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Coming clean on soap in the garden

Several bright yellow aphids feeding on a green stem.
Aphids are good candidates for control with soap.

Any place gardeners gather to talk about plants, there will be talk of soap. Dish soap and water are often referred to as the holy grail for managing insects from aphids to Japanese beetles. Understanding how soap impacts insects and how to best use soaps means better insect management and healthier plants.

How soaps impact (or don’t impact) insects

We still don’t understand exactly how soap kills (or doesn’t kill) an insect. The working theory is that the soap washes off a protective coating on the insect's body, causing it to dry out. 

Because of this potential cause and effect, only certain insects are susceptible; small, soft-bodied insects are those most likely to be controlled. The soapy water covering their bodies apparently causes them to dry out and die.

Soapy water is occasionally effective on larger insects, such as boxelder bugs.

This means that soap is safe for pollinators and natural enemies. As long as you aren’t coating them in the soap, they won’t be bothered.

Soap is a good match with a bucket of water because it breaks the surface tension on the water and causes insects to sink into the water and drown.

Tips for getting the most out of suds

Right spray, right insect.

Soapy water is not a universal insecticide. This is good. It allows us to preserve beneficial insects in the garden. It also means that not every insect will be bothered by soap.

Small, soft-bodied insects are the best candidates for management with soapy water. Aphids, whiteflies, thrips, and mites are all good candidates for soapy water sprays. Sturdy, large-bodied insects like caterpillars and beetles — including Japanese beetles (sorry!) — are unlikely to be affected.

Take aim.

The soapy water needs to not just touch the insect but also coat the insect's body in order to be effective. This likely means turning over leaves to reach insects on the underside of leaves. A bonus effect is that many of these small-bodied insects will be knocked off the plant if the spray is high pressure, so you get physical and chemical control in one spray.

Timing is everything.

Because soapy water works by touching the insects, sprays need to be made whenever new insect populations appear and start to grow. Spraying soap directly on the leaves when no insects are present does nothing, as soap doesn’t bother insects if they eat it. It only works if it contacts the full body.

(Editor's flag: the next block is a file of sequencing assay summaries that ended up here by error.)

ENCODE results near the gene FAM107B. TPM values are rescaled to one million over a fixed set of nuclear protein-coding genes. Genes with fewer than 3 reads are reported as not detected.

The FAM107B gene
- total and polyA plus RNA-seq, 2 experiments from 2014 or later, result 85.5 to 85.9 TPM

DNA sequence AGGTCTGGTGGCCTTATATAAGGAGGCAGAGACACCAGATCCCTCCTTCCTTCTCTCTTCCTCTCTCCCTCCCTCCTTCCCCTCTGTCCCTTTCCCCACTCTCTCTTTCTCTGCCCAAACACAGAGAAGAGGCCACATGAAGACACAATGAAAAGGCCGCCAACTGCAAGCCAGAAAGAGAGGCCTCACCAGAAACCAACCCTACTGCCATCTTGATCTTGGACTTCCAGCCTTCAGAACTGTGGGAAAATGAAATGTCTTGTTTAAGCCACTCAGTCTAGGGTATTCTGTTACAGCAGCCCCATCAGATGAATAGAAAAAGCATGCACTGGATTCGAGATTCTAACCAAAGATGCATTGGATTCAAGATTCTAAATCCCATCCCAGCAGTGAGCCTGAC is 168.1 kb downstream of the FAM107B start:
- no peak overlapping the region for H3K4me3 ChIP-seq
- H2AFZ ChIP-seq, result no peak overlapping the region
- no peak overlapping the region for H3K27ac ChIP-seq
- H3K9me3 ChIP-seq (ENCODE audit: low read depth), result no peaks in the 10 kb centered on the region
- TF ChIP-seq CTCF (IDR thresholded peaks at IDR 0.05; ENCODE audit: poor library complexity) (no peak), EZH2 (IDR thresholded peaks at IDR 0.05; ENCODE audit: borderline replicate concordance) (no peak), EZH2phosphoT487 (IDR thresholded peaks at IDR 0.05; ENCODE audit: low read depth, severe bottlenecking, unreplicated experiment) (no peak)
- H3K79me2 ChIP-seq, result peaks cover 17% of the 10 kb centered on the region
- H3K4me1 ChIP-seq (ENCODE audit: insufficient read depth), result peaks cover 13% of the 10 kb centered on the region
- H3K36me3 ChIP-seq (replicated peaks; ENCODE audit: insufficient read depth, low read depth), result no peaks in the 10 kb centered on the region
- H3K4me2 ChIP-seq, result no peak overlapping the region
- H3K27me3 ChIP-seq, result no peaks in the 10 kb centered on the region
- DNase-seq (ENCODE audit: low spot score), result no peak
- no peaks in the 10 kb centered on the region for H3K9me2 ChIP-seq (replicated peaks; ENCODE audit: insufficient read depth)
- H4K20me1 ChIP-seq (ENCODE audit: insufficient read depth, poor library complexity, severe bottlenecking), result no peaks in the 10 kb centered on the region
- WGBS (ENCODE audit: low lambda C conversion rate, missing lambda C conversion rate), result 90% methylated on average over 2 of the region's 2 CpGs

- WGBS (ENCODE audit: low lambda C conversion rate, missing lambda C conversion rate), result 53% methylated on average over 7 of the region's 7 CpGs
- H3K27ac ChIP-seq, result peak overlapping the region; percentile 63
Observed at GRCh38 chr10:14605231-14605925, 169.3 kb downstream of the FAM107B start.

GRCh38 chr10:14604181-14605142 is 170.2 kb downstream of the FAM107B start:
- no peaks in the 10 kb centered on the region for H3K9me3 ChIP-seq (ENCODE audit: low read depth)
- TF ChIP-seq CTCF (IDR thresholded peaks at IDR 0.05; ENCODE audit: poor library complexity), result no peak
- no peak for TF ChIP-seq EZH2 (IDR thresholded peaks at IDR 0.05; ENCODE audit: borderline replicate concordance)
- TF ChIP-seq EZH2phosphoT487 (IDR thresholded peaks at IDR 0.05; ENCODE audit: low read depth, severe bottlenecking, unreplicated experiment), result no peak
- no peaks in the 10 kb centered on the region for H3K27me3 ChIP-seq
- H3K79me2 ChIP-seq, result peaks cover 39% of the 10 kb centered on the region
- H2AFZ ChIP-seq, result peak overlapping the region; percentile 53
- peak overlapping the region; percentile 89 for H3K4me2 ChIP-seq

Soapy water burning your plants? Head to the store instead of the pantry

Curled up, damaged leaves on an ash tree.
Where intense aphid feeding has curled leaves, it is hard to apply soapy water directly on the insects.

Some gardeners purchase ready-to-use insecticidal soaps while others will make their own solutions using dish soap and water. If you are in the latter group, aim for a 2% soap solution: add just 2 teaspoons of dish soap to 1 pint of water.

High concentrations of soap can burn plant foliage, especially when plants are stressed, temperatures are over 90°F and humidity is high. Much of Minnesota has seen many days with afternoon high temperatures of 90°F or greater this summer.

There are commercially available insecticidal soaps formulated to reduce the chances of plant damage. You can by one that you dilute yourself, or something that is ready to use (abbreviated as RTU on some packaging). 

Some plants are very sensitive to soapy sprays, and are not good candidates for their use. This list includes hawthorn, sweet pea, cherries and plum, and some gardeners have reported tomato varieties that can also be damaged. If you’re concerned about leaf burn, test on a small area of the plant before making widespread applications.

CAUTION: Mention of a pesticide or use of a pesticide label is for educational purposes only. Always follow the pesticide label directions attached to the pesticide container you are using. Remember, the label is the law.

Author: Marissa Schuh, Extension educator, integrated pest management 

Reviewed by Julie Weisenhorn Extension educator, horticulture

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